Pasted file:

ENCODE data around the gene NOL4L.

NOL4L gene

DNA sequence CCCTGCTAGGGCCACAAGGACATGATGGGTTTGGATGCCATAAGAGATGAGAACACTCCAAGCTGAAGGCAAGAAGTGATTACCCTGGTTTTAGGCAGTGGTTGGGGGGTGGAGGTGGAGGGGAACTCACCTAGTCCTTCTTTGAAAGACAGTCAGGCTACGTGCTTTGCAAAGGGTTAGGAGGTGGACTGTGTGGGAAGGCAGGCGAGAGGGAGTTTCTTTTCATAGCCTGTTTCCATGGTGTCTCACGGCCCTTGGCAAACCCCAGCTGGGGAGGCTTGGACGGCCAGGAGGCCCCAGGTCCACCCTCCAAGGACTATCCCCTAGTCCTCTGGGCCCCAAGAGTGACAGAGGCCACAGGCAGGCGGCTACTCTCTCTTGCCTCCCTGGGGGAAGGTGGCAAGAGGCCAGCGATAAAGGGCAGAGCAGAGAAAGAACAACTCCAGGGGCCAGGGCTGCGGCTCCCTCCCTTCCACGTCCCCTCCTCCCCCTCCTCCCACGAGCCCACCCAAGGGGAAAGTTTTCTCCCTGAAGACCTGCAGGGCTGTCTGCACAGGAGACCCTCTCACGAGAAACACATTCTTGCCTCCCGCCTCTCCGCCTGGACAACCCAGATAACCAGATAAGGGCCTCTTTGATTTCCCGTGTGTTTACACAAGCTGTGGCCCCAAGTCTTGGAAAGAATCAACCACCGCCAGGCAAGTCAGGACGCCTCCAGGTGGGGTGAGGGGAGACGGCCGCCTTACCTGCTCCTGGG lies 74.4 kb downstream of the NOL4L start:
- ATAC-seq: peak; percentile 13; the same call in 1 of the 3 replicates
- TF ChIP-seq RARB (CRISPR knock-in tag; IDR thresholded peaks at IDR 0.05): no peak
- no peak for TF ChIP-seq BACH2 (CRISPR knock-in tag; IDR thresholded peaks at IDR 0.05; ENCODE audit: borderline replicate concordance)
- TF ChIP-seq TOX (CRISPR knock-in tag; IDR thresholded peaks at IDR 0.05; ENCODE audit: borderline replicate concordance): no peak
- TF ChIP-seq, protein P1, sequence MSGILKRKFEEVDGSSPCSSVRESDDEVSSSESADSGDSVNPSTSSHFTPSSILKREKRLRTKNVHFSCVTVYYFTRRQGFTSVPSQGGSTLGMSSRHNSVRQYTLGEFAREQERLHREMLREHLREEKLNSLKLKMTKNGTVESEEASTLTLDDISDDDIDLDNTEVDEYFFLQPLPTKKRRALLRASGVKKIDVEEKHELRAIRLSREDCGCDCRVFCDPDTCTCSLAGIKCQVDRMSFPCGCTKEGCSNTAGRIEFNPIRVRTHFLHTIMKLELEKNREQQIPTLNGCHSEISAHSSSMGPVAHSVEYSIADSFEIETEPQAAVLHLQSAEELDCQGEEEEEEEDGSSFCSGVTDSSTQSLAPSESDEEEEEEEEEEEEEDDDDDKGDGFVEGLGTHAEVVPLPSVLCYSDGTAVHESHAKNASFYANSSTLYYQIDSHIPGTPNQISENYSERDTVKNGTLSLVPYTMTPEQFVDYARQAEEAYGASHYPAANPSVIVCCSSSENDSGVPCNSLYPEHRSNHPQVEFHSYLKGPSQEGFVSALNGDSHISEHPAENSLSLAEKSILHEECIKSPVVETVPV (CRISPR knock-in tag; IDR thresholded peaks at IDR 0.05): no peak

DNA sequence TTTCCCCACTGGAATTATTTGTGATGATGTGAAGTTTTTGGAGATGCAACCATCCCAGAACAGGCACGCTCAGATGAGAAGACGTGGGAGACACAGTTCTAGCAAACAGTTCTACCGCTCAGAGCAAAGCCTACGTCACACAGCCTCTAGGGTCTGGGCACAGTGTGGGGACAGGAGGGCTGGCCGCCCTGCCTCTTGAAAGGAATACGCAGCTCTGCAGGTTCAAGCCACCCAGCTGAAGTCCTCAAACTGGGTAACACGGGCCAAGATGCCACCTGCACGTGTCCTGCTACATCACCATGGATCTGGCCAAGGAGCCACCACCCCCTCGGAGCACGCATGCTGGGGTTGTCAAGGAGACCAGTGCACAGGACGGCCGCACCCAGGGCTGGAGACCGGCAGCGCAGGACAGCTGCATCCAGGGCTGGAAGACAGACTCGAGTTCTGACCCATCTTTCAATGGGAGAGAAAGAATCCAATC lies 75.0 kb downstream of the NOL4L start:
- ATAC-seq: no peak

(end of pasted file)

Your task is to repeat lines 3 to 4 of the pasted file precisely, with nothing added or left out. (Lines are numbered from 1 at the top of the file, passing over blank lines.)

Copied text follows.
DNA sequence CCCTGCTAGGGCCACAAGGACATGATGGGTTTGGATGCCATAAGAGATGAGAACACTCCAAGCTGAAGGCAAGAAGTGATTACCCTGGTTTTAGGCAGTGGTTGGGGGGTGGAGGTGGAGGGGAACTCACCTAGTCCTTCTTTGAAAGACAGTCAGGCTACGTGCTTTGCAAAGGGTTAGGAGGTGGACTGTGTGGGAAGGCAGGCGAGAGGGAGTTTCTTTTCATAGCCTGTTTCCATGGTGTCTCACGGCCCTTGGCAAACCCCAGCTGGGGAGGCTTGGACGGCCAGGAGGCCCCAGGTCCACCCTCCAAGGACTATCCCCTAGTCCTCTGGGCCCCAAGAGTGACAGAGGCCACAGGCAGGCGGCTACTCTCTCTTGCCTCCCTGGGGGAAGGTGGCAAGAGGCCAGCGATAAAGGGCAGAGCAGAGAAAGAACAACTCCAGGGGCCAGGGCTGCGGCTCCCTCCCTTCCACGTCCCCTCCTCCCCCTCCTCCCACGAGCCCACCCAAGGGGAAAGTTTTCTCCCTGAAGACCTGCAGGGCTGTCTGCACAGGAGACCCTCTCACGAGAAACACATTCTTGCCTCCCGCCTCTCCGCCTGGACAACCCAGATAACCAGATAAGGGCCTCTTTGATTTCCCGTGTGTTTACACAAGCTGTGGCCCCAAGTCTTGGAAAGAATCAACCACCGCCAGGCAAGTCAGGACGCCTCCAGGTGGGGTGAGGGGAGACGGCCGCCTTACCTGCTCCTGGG lies 74.4 kb downstream of the NOL4L start:
- ATAC-seq: peak; percentile 13; the same call in 1 of the 3 replicates